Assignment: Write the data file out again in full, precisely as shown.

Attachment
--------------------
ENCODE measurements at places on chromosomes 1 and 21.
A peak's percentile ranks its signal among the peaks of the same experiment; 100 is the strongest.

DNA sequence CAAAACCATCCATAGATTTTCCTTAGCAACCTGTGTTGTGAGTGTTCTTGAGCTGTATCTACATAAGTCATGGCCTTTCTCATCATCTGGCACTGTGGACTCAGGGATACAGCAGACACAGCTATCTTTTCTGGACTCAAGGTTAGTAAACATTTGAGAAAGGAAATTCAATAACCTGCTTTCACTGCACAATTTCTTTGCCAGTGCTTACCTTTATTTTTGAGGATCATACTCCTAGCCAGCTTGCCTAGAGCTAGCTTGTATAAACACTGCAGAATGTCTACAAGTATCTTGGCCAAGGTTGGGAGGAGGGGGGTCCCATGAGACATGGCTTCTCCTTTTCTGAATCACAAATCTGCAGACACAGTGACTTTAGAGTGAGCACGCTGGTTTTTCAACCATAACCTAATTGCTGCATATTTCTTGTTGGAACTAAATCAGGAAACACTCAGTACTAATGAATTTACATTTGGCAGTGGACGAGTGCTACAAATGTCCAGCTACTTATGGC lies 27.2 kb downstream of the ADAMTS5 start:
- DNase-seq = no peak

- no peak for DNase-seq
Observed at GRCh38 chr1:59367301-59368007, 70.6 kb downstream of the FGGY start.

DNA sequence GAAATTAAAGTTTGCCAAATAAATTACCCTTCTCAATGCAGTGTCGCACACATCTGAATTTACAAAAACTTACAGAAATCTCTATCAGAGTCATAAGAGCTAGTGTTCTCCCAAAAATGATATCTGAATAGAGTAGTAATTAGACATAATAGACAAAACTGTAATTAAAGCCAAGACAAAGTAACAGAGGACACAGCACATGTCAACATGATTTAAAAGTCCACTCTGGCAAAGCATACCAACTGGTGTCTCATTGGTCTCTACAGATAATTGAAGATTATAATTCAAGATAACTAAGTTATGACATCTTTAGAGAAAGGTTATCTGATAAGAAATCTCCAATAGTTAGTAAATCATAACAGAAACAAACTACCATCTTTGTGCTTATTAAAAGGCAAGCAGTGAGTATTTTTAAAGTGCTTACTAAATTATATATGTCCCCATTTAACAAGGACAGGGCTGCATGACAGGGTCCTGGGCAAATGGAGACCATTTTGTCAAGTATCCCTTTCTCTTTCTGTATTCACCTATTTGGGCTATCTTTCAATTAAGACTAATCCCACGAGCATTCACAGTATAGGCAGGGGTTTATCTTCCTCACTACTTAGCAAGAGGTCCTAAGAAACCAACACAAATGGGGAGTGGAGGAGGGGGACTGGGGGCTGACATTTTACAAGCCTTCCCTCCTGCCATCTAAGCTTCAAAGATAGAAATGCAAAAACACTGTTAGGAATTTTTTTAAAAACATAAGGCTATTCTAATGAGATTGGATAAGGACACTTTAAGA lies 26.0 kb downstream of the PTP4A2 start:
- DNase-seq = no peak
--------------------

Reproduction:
ENCODE measurements at places on chromosomes 1 and 21.
A peak's percentile ranks its signal among the peaks of the same experiment; 100 is the strongest.

DNA sequence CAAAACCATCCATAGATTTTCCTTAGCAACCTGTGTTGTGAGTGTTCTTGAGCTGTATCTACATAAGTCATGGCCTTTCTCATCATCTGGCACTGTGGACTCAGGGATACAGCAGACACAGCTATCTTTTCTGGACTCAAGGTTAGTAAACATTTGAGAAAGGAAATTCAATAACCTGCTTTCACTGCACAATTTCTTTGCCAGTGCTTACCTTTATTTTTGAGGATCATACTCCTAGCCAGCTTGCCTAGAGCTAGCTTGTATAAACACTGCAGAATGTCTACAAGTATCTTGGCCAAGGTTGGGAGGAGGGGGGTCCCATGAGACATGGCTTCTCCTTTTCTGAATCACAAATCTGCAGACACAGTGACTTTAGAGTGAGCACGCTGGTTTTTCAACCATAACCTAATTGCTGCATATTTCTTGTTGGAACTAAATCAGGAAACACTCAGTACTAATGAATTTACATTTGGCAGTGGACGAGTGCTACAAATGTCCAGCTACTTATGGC lies 27.2 kb downstream of the ADAMTS5 start:
- DNase-seq = no peak

- no peak for DNase-seq
Observed at GRCh38 chr1:59367301-59368007, 70.6 kb downstream of the FGGY start.

DNA sequence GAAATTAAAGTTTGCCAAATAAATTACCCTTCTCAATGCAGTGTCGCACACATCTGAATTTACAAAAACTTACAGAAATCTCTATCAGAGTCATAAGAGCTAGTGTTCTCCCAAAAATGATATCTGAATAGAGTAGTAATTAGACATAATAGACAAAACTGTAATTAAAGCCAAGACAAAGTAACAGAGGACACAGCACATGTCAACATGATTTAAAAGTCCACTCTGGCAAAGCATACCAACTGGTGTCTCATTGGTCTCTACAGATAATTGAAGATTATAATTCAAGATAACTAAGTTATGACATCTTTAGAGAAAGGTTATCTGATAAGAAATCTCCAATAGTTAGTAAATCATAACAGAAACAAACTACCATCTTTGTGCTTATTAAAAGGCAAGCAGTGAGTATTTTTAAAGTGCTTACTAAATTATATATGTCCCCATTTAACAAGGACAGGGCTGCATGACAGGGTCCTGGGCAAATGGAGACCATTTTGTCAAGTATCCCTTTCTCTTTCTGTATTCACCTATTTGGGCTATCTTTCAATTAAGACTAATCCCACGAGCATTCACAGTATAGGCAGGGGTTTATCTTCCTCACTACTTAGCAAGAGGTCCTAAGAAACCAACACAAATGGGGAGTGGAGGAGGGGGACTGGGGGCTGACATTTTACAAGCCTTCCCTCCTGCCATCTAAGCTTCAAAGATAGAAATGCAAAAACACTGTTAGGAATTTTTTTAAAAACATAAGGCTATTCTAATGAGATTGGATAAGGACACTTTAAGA lies 26.0 kb downstream of the PTP4A2 start:
- DNase-seq = no peak